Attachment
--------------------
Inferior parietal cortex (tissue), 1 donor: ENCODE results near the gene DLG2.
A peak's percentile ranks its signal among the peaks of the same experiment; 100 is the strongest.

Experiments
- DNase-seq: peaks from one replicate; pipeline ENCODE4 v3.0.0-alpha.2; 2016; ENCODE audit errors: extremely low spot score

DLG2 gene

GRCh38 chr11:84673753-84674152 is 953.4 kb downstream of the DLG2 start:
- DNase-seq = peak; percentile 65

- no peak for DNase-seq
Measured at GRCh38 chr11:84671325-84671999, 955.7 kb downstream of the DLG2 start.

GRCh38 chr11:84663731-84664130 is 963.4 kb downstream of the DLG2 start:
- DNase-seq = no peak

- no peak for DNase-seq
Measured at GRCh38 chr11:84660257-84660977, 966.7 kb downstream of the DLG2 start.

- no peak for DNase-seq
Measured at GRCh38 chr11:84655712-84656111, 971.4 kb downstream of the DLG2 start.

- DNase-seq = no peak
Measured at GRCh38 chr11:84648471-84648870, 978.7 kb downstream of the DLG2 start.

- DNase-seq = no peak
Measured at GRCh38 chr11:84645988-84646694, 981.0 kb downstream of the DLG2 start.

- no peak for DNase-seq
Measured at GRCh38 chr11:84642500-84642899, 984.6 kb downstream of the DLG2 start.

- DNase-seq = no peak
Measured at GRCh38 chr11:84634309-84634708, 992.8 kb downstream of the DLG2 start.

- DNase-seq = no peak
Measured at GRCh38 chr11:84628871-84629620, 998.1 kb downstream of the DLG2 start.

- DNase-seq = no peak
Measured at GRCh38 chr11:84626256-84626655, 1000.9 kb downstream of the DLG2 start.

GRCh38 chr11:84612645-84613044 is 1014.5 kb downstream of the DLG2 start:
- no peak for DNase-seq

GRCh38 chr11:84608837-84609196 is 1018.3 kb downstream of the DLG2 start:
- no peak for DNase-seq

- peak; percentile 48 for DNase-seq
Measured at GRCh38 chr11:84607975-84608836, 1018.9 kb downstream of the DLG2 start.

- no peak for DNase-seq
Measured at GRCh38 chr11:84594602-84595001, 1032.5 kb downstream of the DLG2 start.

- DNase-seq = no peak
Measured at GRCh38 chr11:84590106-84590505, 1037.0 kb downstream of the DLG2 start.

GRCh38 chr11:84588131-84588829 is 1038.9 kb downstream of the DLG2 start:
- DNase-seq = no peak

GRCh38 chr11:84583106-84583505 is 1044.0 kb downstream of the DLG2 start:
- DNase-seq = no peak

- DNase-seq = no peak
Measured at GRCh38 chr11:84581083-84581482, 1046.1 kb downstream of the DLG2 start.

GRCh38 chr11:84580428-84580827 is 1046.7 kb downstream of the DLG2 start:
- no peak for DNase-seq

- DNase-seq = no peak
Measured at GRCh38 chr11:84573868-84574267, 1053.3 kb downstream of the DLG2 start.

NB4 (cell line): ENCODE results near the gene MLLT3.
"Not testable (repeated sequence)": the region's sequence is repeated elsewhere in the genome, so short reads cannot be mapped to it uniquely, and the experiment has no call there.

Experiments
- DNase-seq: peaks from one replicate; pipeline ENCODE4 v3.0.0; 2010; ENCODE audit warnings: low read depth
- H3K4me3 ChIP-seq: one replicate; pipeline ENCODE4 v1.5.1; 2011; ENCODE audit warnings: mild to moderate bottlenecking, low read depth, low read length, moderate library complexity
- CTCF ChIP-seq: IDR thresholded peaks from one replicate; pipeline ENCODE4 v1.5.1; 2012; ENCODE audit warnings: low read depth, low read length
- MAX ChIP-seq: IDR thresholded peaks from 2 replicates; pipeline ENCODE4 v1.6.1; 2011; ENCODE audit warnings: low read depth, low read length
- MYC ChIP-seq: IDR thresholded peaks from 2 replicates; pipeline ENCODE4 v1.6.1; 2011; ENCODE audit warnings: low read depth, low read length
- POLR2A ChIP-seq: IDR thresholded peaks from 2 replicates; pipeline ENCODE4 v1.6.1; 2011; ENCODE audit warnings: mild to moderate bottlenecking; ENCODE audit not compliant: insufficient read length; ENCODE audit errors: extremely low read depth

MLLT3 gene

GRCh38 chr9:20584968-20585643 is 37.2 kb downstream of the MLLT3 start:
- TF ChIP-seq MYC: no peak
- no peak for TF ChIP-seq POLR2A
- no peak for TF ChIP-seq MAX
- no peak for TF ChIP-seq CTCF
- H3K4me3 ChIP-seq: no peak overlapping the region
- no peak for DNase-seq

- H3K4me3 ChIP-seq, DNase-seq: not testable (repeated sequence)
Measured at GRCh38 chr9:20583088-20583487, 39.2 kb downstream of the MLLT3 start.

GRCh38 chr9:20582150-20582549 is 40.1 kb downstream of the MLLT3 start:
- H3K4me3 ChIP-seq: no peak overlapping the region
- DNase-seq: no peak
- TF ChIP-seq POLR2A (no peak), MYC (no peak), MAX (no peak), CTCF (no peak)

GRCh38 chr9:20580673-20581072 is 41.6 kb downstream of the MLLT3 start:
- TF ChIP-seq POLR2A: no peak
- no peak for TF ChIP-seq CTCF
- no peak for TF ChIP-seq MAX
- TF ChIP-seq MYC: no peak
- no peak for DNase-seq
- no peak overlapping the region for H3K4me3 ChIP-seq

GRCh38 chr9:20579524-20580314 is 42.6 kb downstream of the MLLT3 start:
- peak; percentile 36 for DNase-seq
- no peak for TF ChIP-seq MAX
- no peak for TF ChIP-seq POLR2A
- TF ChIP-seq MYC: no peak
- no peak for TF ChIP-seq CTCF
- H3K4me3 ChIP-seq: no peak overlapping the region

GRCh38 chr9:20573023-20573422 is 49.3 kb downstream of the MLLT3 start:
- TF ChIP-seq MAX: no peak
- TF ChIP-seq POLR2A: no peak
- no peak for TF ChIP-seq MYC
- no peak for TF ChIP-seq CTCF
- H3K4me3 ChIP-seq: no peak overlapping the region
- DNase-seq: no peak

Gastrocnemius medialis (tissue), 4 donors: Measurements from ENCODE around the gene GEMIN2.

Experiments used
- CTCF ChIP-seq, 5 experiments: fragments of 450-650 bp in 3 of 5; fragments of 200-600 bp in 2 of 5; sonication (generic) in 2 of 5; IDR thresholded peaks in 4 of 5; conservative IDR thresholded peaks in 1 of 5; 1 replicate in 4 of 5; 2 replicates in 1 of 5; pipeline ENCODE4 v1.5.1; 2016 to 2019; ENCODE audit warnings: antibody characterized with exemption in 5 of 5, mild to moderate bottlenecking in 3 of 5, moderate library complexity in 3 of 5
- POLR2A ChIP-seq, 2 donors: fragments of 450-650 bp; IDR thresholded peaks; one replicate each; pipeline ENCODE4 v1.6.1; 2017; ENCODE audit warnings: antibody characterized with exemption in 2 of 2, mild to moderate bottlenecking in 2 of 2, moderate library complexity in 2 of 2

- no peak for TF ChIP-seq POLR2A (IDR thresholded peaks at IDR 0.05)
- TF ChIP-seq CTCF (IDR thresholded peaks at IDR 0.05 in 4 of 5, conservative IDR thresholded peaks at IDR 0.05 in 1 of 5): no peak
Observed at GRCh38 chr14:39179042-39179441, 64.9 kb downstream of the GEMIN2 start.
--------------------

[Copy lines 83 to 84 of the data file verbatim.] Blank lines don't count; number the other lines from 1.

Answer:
- no peak for TF ChIP-seq CTCF
- H3K4me3 ChIP-seq: no peak overlapping the region